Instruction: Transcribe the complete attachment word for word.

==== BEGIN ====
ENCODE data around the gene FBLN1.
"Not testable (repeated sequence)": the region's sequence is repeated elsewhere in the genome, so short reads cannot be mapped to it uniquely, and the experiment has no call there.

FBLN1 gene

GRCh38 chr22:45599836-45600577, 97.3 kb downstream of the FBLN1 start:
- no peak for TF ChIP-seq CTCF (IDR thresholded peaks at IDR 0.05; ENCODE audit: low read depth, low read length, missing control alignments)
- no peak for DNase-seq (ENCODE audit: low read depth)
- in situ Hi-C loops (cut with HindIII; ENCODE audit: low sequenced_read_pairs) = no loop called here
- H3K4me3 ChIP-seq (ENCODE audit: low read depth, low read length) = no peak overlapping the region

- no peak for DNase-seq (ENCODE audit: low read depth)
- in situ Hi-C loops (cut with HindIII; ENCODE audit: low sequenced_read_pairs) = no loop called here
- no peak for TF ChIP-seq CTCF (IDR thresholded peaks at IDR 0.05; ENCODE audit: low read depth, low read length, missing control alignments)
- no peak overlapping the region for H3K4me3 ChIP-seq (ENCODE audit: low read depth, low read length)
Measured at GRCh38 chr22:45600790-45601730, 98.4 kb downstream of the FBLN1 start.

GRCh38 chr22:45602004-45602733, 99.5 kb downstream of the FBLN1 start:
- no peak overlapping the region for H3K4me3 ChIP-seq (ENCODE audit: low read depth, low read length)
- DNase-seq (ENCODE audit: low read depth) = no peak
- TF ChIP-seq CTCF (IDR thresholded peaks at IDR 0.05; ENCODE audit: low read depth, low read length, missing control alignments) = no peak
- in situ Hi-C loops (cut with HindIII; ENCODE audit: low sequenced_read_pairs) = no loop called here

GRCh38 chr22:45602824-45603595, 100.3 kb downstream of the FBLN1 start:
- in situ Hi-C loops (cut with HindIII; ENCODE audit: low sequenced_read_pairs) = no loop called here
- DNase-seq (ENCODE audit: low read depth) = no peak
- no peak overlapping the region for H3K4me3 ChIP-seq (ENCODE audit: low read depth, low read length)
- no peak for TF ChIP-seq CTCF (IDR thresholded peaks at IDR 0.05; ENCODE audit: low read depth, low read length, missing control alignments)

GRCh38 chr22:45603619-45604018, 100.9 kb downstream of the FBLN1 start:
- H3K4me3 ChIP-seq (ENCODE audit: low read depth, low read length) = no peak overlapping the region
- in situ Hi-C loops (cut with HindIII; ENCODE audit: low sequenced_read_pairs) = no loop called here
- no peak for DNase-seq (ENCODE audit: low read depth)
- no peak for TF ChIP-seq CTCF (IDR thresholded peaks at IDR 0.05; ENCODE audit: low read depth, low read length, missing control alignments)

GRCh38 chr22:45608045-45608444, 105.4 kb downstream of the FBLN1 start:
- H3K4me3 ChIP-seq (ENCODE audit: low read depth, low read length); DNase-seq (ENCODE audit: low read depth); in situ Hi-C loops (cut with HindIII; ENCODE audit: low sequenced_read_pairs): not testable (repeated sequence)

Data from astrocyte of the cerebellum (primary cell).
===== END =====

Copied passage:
ENCODE data around the gene FBLN1.
"Not testable (repeated sequence)": the region's sequence is repeated elsewhere in the genome, so short reads cannot be mapped to it uniquely, and the experiment has no call there.

FBLN1 gene

GRCh38 chr22:45599836-45600577, 97.3 kb downstream of the FBLN1 start:
- no peak for TF ChIP-seq CTCF (IDR thresholded peaks at IDR 0.05; ENCODE audit: low read depth, low read length, missing control alignments)
- no peak for DNase-seq (ENCODE audit: low read depth)
- in situ Hi-C loops (cut with HindIII; ENCODE audit: low sequenced_read_pairs) = no loop called here
- H3K4me3 ChIP-seq (ENCODE audit: low read depth, low read length) = no peak overlapping the region

- no peak for DNase-seq (ENCODE audit: low read depth)
- in situ Hi-C loops (cut with HindIII; ENCODE audit: low sequenced_read_pairs) = no loop called here
- no peak for TF ChIP-seq CTCF (IDR thresholded peaks at IDR 0.05; ENCODE audit: low read depth, low read length, missing control alignments)
- no peak overlapping the region for H3K4me3 ChIP-seq (ENCODE audit: low read depth, low read length)
Measured at GRCh38 chr22:45600790-45601730, 98.4 kb downstream of the FBLN1 start.

GRCh38 chr22:45602004-45602733, 99.5 kb downstream of the FBLN1 start:
- no peak overlapping the region for H3K4me3 ChIP-seq (ENCODE audit: low read depth, low read length)
- DNase-seq (ENCODE audit: low read depth) = no peak
- TF ChIP-seq CTCF (IDR thresholded peaks at IDR 0.05; ENCODE audit: low read depth, low read length, missing control alignments) = no peak
- in situ Hi-C loops (cut with HindIII; ENCODE audit: low sequenced_read_pairs) = no loop called here

GRCh38 chr22:45602824-45603595, 100.3 kb downstream of the FBLN1 start:
- in situ Hi-C loops (cut with HindIII; ENCODE audit: low sequenced_read_pairs) = no loop called here
- DNase-seq (ENCODE audit: low read depth) = no peak
- no peak overlapping the region for H3K4me3 ChIP-seq (ENCODE audit: low read depth, low read length)
- no peak for TF ChIP-seq CTCF (IDR thresholded peaks at IDR 0.05; ENCODE audit: low read depth, low read length, missing control alignments)

GRCh38 chr22:45603619-45604018, 100.9 kb downstream of the FBLN1 start:
- H3K4me3 ChIP-seq (ENCODE audit: low read depth, low read length) = no peak overlapping the region
- in situ Hi-C loops (cut with HindIII; ENCODE audit: low sequenced_read_pairs) = no loop called here
- no peak for DNase-seq (ENCODE audit: low read depth)
- no peak for TF ChIP-seq CTCF (IDR thresholded peaks at IDR 0.05; ENCODE audit: low read depth, low read length, missing control alignments)

GRCh38 chr22:45608045-45608444, 105.4 kb downstream of the FBLN1 start:
- H3K4me3 ChIP-seq (ENCODE audit: low read depth, low read length); DNase-seq (ENCODE audit: low read depth); in situ Hi-C loops (cut with HindIII; ENCODE audit: low sequenced_read_pairs): not testable (repeated sequence)

Data from astrocyte of the cerebellum (primary cell).